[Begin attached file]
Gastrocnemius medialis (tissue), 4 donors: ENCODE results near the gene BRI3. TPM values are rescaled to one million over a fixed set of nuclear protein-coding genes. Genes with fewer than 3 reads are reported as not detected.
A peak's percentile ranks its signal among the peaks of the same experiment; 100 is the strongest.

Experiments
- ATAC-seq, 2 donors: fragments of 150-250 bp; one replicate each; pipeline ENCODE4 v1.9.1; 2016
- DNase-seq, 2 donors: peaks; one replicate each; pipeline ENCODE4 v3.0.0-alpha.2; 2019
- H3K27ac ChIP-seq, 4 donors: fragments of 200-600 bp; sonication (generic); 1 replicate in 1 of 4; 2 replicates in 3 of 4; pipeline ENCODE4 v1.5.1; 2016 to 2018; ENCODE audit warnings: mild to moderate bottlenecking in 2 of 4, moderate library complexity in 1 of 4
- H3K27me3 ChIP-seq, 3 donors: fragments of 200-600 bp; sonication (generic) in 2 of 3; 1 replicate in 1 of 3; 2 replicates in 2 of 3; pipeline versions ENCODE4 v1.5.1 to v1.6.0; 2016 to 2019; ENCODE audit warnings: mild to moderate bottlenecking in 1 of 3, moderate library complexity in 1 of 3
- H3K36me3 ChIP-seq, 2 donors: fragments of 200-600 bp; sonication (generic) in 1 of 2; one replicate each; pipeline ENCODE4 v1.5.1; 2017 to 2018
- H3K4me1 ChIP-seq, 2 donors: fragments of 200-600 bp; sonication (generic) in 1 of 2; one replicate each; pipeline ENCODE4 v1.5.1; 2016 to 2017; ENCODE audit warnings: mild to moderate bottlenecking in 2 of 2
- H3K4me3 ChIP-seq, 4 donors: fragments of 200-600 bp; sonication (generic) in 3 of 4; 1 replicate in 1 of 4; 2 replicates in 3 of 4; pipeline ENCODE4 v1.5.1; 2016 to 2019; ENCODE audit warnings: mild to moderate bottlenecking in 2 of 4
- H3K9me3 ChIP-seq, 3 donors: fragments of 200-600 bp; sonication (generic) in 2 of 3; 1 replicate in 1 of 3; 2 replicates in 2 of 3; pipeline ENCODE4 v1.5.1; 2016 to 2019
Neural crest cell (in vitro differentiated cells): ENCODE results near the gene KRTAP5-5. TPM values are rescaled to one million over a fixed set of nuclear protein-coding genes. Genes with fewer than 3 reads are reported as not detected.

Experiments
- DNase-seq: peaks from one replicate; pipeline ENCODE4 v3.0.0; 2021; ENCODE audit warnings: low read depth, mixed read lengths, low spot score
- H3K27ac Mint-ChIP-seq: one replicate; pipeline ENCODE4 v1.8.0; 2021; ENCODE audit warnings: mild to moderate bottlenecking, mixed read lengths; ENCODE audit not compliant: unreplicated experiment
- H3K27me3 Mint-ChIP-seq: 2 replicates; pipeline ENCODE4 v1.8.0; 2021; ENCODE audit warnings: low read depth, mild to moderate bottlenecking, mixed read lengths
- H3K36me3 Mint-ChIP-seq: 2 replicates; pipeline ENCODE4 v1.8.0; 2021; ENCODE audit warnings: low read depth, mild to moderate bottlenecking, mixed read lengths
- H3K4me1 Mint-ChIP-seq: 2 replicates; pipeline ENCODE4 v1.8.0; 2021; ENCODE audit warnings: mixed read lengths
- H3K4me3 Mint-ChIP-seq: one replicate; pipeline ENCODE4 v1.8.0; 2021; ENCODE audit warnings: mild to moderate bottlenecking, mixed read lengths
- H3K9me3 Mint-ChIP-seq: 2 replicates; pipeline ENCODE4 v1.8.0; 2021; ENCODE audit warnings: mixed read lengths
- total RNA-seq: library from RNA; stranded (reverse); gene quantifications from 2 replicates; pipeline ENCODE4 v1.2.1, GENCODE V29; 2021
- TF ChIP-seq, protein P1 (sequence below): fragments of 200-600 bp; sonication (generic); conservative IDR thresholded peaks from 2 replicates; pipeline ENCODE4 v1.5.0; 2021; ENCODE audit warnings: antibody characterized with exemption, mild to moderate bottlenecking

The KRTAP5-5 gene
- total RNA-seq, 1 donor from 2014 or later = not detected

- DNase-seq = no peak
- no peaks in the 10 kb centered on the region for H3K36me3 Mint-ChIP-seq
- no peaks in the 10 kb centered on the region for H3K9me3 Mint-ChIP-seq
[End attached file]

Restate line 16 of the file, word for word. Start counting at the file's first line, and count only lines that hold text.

- H3K27me3 Mint-ChIP-seq: 2 replicates; pipeline ENCODE4 v1.8.0; 2021; ENCODE audit warnings: low read depth, mild to moderate bottlenecking, mixed read lengths